What you wrote sounds perfect and makes perfect sense. 🤞 They dont give me a hard time. Can I also ask the Special Ed Department to do more testing to see if he actually has more learning disabilities that are adding to his difficulty in school? I know that would be separate from the IEP goals/ meeting. But I could bring it up at IEP meeting and it would be in the notes?

I am so new to this, I dont know what I can ask or what I cant ask for..the whole process of the IEP is so intimidating.

 

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When was the last evaluation done in any area and in what areas?  You can request an evaluation at any time (it helps to include reasons why you want an evaluation, such as the things you mention above, grades, teacher comments).  You can bring it up at an IEP meeting, but you MUST request it in writing (email), so I would do that now rather than waiting for a meeting.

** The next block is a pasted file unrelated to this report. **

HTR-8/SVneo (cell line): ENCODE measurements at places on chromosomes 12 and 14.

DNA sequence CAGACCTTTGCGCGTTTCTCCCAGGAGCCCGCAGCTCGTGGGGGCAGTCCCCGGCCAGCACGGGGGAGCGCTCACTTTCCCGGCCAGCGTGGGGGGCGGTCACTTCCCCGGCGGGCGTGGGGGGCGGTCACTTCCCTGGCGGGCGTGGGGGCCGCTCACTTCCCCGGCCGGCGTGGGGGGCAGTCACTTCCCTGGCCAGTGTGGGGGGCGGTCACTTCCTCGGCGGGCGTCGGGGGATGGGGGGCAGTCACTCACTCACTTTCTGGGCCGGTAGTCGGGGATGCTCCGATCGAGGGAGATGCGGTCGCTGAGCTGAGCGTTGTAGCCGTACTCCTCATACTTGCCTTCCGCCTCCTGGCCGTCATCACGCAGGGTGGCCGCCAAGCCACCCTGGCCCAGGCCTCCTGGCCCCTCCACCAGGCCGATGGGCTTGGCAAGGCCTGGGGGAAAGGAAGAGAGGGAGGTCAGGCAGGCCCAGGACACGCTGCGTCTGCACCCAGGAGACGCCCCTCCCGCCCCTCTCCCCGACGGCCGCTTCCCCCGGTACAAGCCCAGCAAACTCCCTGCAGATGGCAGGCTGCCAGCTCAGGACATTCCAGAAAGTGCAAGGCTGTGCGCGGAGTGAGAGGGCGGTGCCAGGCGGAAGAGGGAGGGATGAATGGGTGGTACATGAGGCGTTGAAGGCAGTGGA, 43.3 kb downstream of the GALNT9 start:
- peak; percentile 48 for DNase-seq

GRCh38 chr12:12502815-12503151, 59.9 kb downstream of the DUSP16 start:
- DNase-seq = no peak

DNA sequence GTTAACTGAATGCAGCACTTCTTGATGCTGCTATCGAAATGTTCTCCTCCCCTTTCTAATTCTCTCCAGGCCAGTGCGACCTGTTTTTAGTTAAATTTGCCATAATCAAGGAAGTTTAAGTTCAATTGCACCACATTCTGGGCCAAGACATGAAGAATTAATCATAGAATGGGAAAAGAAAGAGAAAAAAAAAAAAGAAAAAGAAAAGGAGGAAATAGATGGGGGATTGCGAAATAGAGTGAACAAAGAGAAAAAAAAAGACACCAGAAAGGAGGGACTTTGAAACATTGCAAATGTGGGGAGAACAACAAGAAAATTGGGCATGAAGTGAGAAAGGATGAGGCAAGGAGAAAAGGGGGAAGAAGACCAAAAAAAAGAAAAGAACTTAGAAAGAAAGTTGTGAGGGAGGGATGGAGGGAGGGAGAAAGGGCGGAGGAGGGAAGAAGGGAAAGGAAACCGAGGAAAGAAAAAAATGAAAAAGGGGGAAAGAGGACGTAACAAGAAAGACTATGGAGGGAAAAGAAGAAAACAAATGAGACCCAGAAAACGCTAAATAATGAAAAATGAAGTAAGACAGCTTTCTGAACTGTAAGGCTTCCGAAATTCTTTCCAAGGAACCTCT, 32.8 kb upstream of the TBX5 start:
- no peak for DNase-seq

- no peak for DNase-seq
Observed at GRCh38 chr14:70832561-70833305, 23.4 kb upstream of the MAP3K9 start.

Some things to keep in mind.  If the school has done an evaluation in an area (for instance, academics), you must wait a year before requesting another one.  If you don't agree with the school's evaluation (for instance, they did not find him eligible in a specific learning disability, which it sounds like they didn't, since he doesn't have any goals in that area), you can request an Independent Educational Evaluation (IEE).  The school may ask, but you do not have to give a reason for requesting the IEE other than you disagree with the school's evaluation.  (You might want to specify what areas you disagree with; for instance, you may agree with their behavioral assessment but not with their academic assessment.)  If the school refuses to provide the IEE, they must take you to court (so schools usually just provide them). 

It sounds to me like he needs to be found eligible for a specific learning disability in both reading and written expression and given goals and services for both.  If that hasn't happened yet, definitely ask for an evaluation - in writing.